Conor McTernan travels to Glasgow to meet the artist who counts Aphex Twin and Björk as fans of his music.
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It took the Scottish writer Alasdair Grey almost 30 years to complete his novel Lanark. Combining the real with the surreal, Grey's dystopian opus paints a bizarre picture of a Glasgow-like city, conveying stark ideas of postmodernism and personal hells.
"When a thing is perfect it is eternal," reads one of its most striking lines. "It can be destroyed afterward, or slowly decay, but its perfection is safe in the past, which is the only inevitable part of the universe."
This reflects the worldview of Calum MacRae, a 23-year-old Glasgow-based English Literature graduate, who makes sublime electronic music under the name Lanark Artefax. His singular sound has piqued the interest of electronic music heavyweights like Aphex Twin and Björk, both of whom have played his tracks at festivals this summer.
On a bright April morning, I had coffee with MacRae at Stereo, a laid-back music venue and vegan café in Glasgow. "I've always wanted to become a film composer," he said over the noise of the café. Pensive and softly spoken, his jet black hair is peppered with greys, making him appear older than he is. We're discussing Mica Levi's score for Under The Skin, which was set in Scotland. MacRae went to the Scottish premiere at the Glasgow Film Theatre, where he met the film's director, Jonathan Glazer. "People gave Glazer stick for portraying Scotland as a gloomy place, but tonally it appealed to me," he said. "I like having something with tonal reference when I make music, so the music can soundtrack."
MacRae, who's been quietly producing in his bedroom since 2009, has been fascinated with the word Lanark since childhood. It seemed to him that the trains from Glasgow Central went there more than anywhere else. His mother's family are also from Lanark, a quaint country town with lots of folklore in the surrounding area. An avid reader, Lanark is his favourite book. Sequences of images and words help make up his universe.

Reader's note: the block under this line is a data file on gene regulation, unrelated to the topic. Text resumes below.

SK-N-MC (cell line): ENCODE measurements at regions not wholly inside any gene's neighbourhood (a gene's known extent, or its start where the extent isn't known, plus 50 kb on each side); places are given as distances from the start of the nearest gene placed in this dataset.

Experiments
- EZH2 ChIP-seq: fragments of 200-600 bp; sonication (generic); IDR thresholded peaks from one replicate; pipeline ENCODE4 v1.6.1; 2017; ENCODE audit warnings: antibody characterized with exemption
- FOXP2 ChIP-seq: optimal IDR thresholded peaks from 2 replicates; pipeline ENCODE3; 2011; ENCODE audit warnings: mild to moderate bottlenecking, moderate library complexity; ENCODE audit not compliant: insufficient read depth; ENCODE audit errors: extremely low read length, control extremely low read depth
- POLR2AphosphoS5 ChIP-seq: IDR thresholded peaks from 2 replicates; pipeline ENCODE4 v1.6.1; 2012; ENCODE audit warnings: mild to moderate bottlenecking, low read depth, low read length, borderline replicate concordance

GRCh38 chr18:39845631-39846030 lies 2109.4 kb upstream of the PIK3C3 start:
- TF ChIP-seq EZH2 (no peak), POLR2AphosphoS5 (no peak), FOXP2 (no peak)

MacRae was involved in the early days of the popular Glasgow label All Caps, run by local heroes Bake and Ryan Martin. In 2011, MacRae worked with Will Bankhead to create the artwork for All Caps' first release. Around the same time, he released his first piece of music, a single track on Gilles Peterson's Brownswood Electr*c 3 compilation, under a now buried alias.
As All Caps began to take off, MacRae was pulled in a different direction. "Barkat [Bake] and Ryan started getting really into DJing," he said. "I didn't know if I wanted to do that, so I thought I would try my hand at making some music instead." He applied to study composition at the Royal Conservatoire Of Scotland. The application asked for three or four classical pieces. MacRae submitted five piano compositions and over 30 electronic sketches. He was called in for an interview and offered a place on a yearlong transition course. After speaking to a family friend, he made the decision not to take the classical route and declined the offer. He settled into studying literature and making music at home.
In 2015, MacRae had something of an epiphany at Bloc Festival. Around 4AM on the Saturday morning, he was listening to Lee Gamble when everything came into focus. "The room was pretty empty but everyone that was there was transfixed," he said. "The movement and vibe of the music Lee was playing really spoke to me." Unknown to MacRae at the time, Gamble was playing the early releases on his UIQ label. MacRae returned from the festival overflowing with inspiration. "I had to emulate that sound," he said.
MacRae blasted out a series of tracks that would become the Windox Rush EP on the Manchester label Cong Burn Waves. "For me that was the transition period," MacRae told me. "I don't particularly like the tracks now. But it shows progress, some of the sounds are there." He had begun working exclusively with Reason and began experimenting with more complicated sound design, such as microtonal dissonance, and developing his sound palette, which included some of his now-signature trademarks: spliced choral samples, scattered drums and deconstructed rhythms.
Last year, MacRae summoned the courage to send tracks to Gamble, who responded within a day. "I didn't expect anything, but I think the first email said, 'This link is broken,' as I'd sent him some duff link. I thought I'd ruined my chances." But Gamble was into his music and he decided to release five tracks as the Glasz EP. In his review, RA's Mark Smith described MacRae's sound as "a bit like watching a beautifully shot film on a scratched DVD."